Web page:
Falkenburg Castle (Palatinate)

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Falkenberg, Falckenberg, Valchenberch
Falkenburg bei Wilgartswiesen 11.07.2011.JPG
The Falkenburg from the southwest
Falkenburg is located in Germany
Coordinates 49°12′19″N 7°51′36″E / 49.2054°N 7.8601°E / 49.2054; 7.8601Coordinates: 49°12′19″N 7°51′36″E / 49.2054°N 7.8601°E / 49.2054; 7.8601
Type hill castle, rock castle
Code DE-RP
Height 0 m above sea level (NN)
Site information
Condition bergfried remains, wall foundations
Site history
Built around 1246
Garrison information
Occupants ministeriales
Remains of Falkenburg Castle

Falkenburg Castle is a castle ruin overlooking the village of Wilgartswiesen in the Palatinate Forest in Rhineland-Palatinate, Germany. Like almost all castles in this region it was built on sandstone.


The Falkenburg was probably built in the 11th century as a successor to the nearby Wilgartaburg and to protect the adjacent villages.

In the documents of Archbishop Erkinbald of Mainz, letters dating to 1019 describe a rock outcrop called the Falkenstein considered as the most northerly border belonging to the principality of Kaiserslautern. Werner I of Bolanden is thought to have begun construction of the castle on this rock in 1125; he was a vassal of Duke Frederick II of Swabia.[1]

At the Bolanden family monastery in Hane were records of Sigbold of Falkenstein in 1135; he was one of the first to take the name of the castle for himself. Then in 1233 the imperial ministerialis, Phillip IV of Bolanden, was the first to clearly say that he was from Falkenstein in a legal document.[1]

A Werner of Falkenburg is mentioned among legal documents dating from 1290. From 1300 to 1313 the castle was enfeoffed to Frederick IV of Leiningen. Then in 1317 it was given in fee to Counts Palatine Rudolph II and Rupert I by Louis IV, Holy Roman Emperor. In 1375, Emich V of Leiningen became the owner of the castle and in 1398 the fiefdom of Falkenstein became its own county.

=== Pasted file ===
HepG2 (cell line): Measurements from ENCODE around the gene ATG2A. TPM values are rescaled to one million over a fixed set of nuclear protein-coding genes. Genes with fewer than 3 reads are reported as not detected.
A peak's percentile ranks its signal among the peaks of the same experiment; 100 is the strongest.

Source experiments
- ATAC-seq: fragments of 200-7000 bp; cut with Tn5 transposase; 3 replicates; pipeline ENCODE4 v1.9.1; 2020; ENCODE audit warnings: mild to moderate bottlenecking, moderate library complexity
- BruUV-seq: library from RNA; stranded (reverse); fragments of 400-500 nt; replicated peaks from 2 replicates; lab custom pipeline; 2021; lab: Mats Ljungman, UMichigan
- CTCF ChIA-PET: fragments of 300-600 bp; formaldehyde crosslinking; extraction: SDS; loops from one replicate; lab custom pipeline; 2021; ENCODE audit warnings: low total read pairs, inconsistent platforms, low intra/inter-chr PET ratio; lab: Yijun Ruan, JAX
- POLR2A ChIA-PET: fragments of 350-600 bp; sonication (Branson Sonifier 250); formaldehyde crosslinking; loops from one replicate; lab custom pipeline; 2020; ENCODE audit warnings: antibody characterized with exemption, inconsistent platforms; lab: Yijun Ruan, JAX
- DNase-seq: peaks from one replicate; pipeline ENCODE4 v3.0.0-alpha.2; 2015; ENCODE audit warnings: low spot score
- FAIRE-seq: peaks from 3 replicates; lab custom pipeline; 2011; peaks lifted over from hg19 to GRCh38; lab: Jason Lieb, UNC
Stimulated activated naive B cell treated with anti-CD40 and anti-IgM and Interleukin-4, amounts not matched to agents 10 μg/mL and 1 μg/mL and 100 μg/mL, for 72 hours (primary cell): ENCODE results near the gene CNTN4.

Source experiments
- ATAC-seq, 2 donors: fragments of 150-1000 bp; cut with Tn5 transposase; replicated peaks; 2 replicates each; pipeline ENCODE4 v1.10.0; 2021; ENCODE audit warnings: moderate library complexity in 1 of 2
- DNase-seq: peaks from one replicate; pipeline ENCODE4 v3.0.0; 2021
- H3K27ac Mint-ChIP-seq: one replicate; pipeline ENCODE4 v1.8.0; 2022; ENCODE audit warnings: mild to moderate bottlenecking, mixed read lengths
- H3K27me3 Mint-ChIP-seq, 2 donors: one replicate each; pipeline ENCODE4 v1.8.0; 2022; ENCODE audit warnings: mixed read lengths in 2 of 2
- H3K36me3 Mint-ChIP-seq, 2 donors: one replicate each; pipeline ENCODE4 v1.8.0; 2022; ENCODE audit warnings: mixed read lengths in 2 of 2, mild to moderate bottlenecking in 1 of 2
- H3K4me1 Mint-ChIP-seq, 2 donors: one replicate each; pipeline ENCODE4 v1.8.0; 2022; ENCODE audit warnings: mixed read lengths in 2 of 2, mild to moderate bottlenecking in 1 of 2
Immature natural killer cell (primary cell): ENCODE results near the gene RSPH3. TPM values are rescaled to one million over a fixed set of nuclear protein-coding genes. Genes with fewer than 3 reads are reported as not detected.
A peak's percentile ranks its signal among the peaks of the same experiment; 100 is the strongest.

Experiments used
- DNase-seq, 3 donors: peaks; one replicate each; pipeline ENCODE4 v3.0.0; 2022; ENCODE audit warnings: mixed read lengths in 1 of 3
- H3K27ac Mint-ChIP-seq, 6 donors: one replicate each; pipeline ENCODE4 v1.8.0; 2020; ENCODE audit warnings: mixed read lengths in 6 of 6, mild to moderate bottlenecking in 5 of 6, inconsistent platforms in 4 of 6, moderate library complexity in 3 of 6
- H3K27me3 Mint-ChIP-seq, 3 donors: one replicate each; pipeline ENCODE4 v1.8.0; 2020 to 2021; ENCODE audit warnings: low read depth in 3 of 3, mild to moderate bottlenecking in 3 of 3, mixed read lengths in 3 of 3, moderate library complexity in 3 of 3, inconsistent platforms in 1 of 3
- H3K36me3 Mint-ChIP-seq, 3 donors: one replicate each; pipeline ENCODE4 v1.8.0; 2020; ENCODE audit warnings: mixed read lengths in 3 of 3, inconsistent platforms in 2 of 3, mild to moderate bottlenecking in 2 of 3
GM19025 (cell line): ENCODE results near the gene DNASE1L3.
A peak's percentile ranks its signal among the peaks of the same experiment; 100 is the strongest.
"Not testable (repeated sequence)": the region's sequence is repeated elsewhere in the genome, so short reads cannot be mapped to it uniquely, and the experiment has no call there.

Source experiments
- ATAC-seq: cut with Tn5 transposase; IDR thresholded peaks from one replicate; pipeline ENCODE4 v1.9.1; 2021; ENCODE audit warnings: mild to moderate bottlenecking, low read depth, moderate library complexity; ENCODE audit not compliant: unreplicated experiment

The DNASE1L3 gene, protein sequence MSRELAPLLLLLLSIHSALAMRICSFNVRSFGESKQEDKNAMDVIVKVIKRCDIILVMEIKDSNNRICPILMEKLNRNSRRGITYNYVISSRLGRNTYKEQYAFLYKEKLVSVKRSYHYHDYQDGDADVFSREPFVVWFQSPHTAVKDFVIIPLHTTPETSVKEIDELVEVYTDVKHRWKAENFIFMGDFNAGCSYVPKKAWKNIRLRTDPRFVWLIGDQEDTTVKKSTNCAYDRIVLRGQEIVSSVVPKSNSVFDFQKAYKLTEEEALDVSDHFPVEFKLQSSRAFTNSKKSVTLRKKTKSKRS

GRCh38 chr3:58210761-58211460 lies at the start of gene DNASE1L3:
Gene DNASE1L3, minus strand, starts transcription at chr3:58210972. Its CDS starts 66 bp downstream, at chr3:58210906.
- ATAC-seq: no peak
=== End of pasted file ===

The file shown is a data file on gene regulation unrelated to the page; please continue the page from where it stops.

From 1420, the Bolanded/Falkenstein lineage died out and the counts of Virneburg took over the castle until 1456 when it went into the possession of the counts of Dhaun-Oberstein. In 1458, the Duke of Lorraine took over and became the high feudal lord.

The Falkenburg survived the German Peasants' War of 1524–1525. In 1545, with the fall of the empire the House of Austria took over under the charge of the Austrian government in Freiburg.[1]

During the 30 Years' War the castle was captured, first by Spanish troops in 1631, and then again by Swedish troops in 1632, before being finally retaken by troops from Lorraine. The castle was demolished by the French Marshal Schönbeck in 1638.[1]

The entire region of Frankenweide was administered from Falkenburg until the castle was destroyed, when it was then moved to Wilgartswiesen.

Restoration work on the castle was carried out in the 1930s and 1970.[1]


The elongated castle is in two parts: a 50-by-11-metre (164 by 36 ft) upper ward that was connected by a staircase to the lower ward with its gateway and drawbridge.

The bergfried occupied an area of 6.8 by 7.2 metres (22 by 24 ft). Its walls were 1.8 metres (5.9 ft) thick and its remains 2.5 metres (8.2 ft) high. The ruins include a cistern, a gatehouse, a rock chamber, living quarters (a palas) and further wall remnants on the castle rock.


  1. ^ a b c d e "Falkenburg Castle near Wilgartswiesen". www.burg-lemberg.de. Retrieved 31 March 2013. [permanent dead link]


  • Marco Bollheimer (2011) (in German), Felsenburgen im Burgenparadies Wasgau–Nordvogesen (3. ed.), Karlsruhe: Selbstverlag, pp. 48 f, ISBN 978-3-9814506-0-6 
  • Alexander Thon (ed.): „... wie eine gebannte, unnahbare Zauberburg“. Burgen in der Südpfalz, 2nd revised edition, Regensburg, 2005, pp. 44–47. ISBN 3795415705
  • Rolf Übel (2002), Jürgen Keddigkeit; Alexander Thon; Rolf Übel, eds., "Falkenburg" (in German), Pfälzisches Burgenlexikon. Vol. 2. F−H (Kaiserslautern) Bd. 12.2: pp. 37–46, ISBN 3-927754-48-X, ISSN 0936-7640